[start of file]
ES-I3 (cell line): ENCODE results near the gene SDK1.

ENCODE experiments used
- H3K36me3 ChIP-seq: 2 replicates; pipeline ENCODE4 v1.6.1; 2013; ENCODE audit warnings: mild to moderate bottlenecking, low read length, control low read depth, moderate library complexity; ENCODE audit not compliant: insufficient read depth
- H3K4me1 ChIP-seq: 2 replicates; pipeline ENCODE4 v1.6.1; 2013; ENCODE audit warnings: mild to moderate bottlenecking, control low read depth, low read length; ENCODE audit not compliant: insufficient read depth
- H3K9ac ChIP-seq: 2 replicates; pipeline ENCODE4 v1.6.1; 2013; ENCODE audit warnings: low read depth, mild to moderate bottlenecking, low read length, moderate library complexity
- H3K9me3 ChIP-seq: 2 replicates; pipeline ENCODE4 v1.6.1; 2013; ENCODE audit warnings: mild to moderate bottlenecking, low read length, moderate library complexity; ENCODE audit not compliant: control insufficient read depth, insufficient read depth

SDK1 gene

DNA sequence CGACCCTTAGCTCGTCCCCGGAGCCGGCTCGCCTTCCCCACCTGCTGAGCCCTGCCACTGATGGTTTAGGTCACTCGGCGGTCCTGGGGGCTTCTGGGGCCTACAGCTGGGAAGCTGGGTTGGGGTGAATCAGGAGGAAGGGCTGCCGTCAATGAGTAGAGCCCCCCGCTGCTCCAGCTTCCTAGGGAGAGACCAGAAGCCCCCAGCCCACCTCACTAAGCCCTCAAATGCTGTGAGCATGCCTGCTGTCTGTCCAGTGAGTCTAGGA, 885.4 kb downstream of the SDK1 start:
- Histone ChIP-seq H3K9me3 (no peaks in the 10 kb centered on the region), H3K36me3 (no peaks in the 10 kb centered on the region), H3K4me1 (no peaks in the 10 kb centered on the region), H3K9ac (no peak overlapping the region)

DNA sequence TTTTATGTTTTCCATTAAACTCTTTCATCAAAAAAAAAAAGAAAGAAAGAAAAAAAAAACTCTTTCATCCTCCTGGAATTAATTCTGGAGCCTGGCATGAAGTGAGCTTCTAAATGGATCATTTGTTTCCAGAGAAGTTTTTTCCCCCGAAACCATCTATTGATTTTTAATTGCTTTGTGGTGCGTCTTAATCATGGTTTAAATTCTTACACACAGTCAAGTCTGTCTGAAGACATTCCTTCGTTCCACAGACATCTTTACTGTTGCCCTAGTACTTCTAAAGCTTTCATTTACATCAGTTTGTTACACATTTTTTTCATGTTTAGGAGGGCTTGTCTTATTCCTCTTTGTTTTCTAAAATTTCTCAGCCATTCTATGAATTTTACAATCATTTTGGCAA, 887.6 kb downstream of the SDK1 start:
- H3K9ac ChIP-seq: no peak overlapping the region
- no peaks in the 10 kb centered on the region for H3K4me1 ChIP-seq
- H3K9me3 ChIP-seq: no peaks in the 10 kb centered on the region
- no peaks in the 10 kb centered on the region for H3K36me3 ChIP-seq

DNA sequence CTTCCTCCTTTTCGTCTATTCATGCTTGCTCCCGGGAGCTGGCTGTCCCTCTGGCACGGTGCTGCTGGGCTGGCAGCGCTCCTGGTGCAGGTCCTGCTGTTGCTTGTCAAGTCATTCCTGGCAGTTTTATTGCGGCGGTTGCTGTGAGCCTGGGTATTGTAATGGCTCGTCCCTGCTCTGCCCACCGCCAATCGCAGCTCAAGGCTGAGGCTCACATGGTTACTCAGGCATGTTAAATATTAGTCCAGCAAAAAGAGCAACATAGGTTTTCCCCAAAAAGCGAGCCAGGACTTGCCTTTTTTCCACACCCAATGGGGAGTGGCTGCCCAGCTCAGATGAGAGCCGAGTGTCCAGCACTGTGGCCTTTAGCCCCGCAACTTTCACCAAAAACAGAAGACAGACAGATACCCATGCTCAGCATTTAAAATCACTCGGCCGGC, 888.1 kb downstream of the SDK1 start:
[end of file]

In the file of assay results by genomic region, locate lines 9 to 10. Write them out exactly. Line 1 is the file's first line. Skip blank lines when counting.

- Histone ChIP-seq H3K9me3 (no peaks in the 10 kb centered on the region), H3K36me3 (no peaks in the 10 kb centered on the region), H3K4me1 (no peaks in the 10 kb centered on the region), H3K9ac (no peak overlapping the region)

DNA sequence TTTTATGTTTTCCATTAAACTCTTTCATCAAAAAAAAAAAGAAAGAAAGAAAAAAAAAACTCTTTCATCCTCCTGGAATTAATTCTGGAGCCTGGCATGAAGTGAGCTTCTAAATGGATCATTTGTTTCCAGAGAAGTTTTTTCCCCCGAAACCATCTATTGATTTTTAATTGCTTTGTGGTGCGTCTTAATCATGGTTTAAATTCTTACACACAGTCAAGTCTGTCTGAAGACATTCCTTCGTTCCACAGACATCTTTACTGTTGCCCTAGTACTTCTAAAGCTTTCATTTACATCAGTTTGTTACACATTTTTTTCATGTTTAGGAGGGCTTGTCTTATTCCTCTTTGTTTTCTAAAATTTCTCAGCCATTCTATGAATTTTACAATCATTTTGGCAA, 887.6 kb downstream of the SDK1 start: